Responsibility, obligation, and service are the themes of Erin Courtney’s new play The Service Road, running now at the Voorhees Theater of New York City College of Technology. The curtain rises on a typical day in the park, maybe Prospect Park, where Lia (Kalle Macrides), a tour guide for the ornithologically curious waits on the service road for a group to lead. Frank (Cory Einbinder), her friend and a park ranger, wishes her luck on the first anniversary of her new life. One year ago today he saved her from a botched suicide attempt in the park and gave her her present job. He tells her to play it safe because the news is forecasting strange weather.
A high school senior who has been sentenced to community service is her only customer for the day, but undaunted they head out together. Sure enough, a storm kicks up. It is a massive, unexpected, furious storm. Trees snap like twigs and tumble to the ground, and both Lia and the high school senior swear they saw a tornado. In the aftermath of the storm the world seems like it has been turned upside down. In the new world order, Lia and the senior feel comfortable confessing to each other that they have both attempted suicide — she three times, he six. She couldn’t live with the guilt of being responsible for the death of her younger half-brother, but she was saved by the unexpected kindness of strangers. He says no one ever tried to save him.
Lia wanders through the new, topsy turvy post-storm world interacting with characters from Alice’s Wonderland: Linus, the carousel operator; Gus, the parks department scissor lift operator; and a little toddler wearing a Met’s cap, improbably alone and running through the park chasing birds. Through her journeys Lia has to come to grips with her feeling of responsibility for the tragedy that took her sibling and the imperative to service espoused by the other characters. Along the way she turns dead geese into talismanic armor, fights an explosion of shit from the sewers with a fire hose, and saves the big headed toddler from an giant, evil skeletor hound.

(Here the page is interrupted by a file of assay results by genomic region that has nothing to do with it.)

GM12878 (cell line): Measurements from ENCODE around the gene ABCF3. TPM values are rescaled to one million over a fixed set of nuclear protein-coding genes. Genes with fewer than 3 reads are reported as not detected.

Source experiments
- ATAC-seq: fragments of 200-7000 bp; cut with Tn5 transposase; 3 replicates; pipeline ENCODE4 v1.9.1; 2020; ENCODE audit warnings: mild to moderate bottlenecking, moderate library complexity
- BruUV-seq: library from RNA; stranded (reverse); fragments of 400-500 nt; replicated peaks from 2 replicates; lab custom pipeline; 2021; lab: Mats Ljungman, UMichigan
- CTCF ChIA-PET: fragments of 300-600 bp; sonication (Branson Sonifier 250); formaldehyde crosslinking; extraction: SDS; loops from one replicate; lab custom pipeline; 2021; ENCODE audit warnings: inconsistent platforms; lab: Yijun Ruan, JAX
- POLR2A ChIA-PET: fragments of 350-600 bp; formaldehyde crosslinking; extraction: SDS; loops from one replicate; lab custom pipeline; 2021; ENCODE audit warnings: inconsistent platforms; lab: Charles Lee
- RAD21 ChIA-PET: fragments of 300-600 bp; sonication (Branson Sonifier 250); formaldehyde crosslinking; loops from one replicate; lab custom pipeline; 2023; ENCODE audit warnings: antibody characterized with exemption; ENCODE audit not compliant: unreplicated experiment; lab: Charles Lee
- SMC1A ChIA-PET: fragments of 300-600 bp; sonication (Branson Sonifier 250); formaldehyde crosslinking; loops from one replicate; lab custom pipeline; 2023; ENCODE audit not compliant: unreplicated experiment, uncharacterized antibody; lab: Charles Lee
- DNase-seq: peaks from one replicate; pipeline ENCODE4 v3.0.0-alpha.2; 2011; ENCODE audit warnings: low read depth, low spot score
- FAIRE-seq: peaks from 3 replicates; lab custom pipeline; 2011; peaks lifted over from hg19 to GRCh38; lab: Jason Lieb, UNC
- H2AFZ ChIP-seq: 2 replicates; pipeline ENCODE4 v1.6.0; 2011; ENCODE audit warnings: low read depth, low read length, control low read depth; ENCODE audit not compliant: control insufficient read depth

For the first fifteen minutes, the magical realism of the mise-en-scène, which is reinforced by the light poetry of the dialogue, the wonderfully evocative build out of the stage and the use of puppets, makes Service Road feel like a childrens’ play. Halfway through, however, the viewer realizes that innocence and childhood in The Service Road are fictive idealizations, thoroughly dyed in nostalgia, presented from the point of view of an adulthood stained and torn by life. The playwright confuses the “real” scene, where magic is the result of mental illness, and the real magic that invests the world in childhood with the device of the storm (what the English naturalist John Ruskin called “the pathetic fallacy”). The result demonstrates the resiliency of children and the necessity for some wounded people to return to childhood as a prerequisite for healing.
The Voorhees Theater was, for me, an undiscovered gem. At 186 Jay Street in Brooklyn, it’s not a space that lies on the beaten path for most theatergoers. As a part of New York City Tech’s campus I imagine it functions mainly as a space for student productions and commencement ceremonies. But The Service Road’s creative team (including set designer Mike Riccio, sound designer Mark Bruckner, and light designer Sue Brandt) transform the space into a fairytale woodland on the outskirts of civilization — and in the middle of Brooklyn. The work is more collaborative than the list of designers suggests. The principle male actor is also a puppet and video designer, as is the playwright. Close collaboration results in production values that surpass much indie theater — though it must be noted that this level of technical sophistication on the part of designers and directors is catching on in New York. From Peter and the Starcatcher to P. S. Jones and the Frozen City, puppetry and video elements are clearly on the rise. The production is a luscious treat for your eyes and ears, a recreation of the magical lifeworld of childhood. It is also mature reflection on the residual guilt many adults feel on surviving a difficult childhood.
Through February 2nd